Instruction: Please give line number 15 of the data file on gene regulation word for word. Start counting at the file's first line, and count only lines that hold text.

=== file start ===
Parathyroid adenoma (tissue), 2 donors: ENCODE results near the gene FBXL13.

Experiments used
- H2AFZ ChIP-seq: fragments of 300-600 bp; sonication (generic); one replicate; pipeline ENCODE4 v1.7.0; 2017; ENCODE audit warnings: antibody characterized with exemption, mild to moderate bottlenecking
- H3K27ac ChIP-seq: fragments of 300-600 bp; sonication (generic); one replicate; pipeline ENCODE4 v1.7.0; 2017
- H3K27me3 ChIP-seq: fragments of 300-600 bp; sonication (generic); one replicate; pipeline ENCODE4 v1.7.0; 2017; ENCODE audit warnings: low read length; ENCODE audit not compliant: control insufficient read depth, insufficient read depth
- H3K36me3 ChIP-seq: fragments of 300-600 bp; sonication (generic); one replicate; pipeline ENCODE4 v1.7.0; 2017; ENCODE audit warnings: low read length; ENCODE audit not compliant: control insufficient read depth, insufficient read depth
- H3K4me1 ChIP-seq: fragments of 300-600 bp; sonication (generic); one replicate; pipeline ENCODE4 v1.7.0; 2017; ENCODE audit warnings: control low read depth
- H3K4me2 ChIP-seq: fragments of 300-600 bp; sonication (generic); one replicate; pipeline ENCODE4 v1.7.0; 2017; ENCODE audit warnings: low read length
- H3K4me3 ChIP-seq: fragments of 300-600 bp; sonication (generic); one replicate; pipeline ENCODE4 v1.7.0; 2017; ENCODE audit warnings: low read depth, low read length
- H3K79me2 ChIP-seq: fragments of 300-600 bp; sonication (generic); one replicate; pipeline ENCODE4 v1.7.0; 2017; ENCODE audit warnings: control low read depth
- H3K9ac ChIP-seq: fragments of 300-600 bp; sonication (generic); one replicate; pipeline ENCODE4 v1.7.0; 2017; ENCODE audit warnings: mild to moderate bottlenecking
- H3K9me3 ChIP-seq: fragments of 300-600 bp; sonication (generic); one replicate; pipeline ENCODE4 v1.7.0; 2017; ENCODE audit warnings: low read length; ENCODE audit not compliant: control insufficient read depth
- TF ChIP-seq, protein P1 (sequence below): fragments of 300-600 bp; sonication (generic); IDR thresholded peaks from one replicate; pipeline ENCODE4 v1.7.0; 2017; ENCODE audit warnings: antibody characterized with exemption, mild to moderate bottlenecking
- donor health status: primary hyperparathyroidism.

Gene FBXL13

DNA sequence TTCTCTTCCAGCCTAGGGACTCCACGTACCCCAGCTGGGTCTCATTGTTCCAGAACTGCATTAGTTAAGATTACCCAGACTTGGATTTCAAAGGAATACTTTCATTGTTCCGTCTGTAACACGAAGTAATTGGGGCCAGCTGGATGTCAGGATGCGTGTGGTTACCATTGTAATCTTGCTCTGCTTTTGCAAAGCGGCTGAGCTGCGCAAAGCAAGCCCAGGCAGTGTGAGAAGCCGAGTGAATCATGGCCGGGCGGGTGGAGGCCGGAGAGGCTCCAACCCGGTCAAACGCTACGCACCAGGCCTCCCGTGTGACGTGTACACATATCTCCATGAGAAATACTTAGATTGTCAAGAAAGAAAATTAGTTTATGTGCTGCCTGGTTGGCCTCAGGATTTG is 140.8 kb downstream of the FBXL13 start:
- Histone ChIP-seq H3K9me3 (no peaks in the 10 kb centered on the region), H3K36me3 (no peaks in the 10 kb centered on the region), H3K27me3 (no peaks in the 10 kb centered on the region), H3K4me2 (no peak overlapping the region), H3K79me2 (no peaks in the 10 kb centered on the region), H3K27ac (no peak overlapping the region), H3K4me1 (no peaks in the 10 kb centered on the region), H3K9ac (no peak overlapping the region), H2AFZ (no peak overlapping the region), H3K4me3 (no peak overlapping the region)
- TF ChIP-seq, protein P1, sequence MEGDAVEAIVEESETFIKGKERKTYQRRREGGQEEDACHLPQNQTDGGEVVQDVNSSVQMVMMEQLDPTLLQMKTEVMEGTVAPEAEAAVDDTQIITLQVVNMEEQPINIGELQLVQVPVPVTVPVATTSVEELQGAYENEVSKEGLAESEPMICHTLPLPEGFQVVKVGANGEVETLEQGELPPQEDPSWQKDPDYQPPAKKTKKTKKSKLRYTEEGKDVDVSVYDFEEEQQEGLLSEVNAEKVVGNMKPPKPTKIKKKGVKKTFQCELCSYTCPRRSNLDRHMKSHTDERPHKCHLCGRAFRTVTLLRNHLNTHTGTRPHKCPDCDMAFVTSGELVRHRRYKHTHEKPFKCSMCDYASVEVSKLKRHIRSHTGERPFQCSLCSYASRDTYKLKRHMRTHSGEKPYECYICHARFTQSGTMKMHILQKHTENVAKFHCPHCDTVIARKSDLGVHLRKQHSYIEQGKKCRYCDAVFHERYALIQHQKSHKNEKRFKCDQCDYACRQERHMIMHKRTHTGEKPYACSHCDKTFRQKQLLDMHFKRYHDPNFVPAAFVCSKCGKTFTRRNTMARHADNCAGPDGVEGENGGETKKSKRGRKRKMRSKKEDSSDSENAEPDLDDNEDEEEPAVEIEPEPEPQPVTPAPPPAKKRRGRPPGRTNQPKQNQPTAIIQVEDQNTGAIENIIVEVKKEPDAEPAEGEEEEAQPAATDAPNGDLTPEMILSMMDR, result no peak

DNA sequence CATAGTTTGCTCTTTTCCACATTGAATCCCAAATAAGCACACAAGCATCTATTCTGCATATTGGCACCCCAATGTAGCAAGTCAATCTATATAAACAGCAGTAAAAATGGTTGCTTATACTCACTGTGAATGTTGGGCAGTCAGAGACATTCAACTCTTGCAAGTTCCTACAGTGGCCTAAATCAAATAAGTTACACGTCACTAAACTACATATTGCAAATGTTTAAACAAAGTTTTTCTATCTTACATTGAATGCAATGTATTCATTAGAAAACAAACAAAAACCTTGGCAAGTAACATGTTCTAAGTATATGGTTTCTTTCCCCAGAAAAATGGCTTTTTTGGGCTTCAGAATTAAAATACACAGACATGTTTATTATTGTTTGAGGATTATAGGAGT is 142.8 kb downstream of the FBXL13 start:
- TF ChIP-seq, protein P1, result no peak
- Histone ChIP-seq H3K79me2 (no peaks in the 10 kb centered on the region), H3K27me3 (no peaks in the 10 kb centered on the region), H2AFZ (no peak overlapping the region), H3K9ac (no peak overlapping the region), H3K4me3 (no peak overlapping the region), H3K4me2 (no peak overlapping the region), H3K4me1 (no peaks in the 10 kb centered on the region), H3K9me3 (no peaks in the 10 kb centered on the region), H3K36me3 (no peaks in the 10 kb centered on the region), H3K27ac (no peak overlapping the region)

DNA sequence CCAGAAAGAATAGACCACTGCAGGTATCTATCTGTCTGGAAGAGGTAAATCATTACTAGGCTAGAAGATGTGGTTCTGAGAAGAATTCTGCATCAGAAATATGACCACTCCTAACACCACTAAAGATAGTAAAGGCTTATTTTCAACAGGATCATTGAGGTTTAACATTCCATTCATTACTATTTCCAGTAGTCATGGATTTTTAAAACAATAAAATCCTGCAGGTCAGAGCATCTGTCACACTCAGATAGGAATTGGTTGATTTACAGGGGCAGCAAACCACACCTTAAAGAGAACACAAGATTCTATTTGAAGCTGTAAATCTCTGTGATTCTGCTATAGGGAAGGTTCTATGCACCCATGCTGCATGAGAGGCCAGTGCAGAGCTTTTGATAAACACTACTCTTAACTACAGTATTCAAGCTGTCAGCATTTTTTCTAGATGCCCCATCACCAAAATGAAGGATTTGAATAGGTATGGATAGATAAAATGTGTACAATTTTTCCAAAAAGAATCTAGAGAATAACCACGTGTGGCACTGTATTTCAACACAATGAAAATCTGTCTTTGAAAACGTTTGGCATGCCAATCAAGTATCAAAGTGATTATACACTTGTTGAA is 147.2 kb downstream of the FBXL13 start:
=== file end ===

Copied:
Gene FBXL13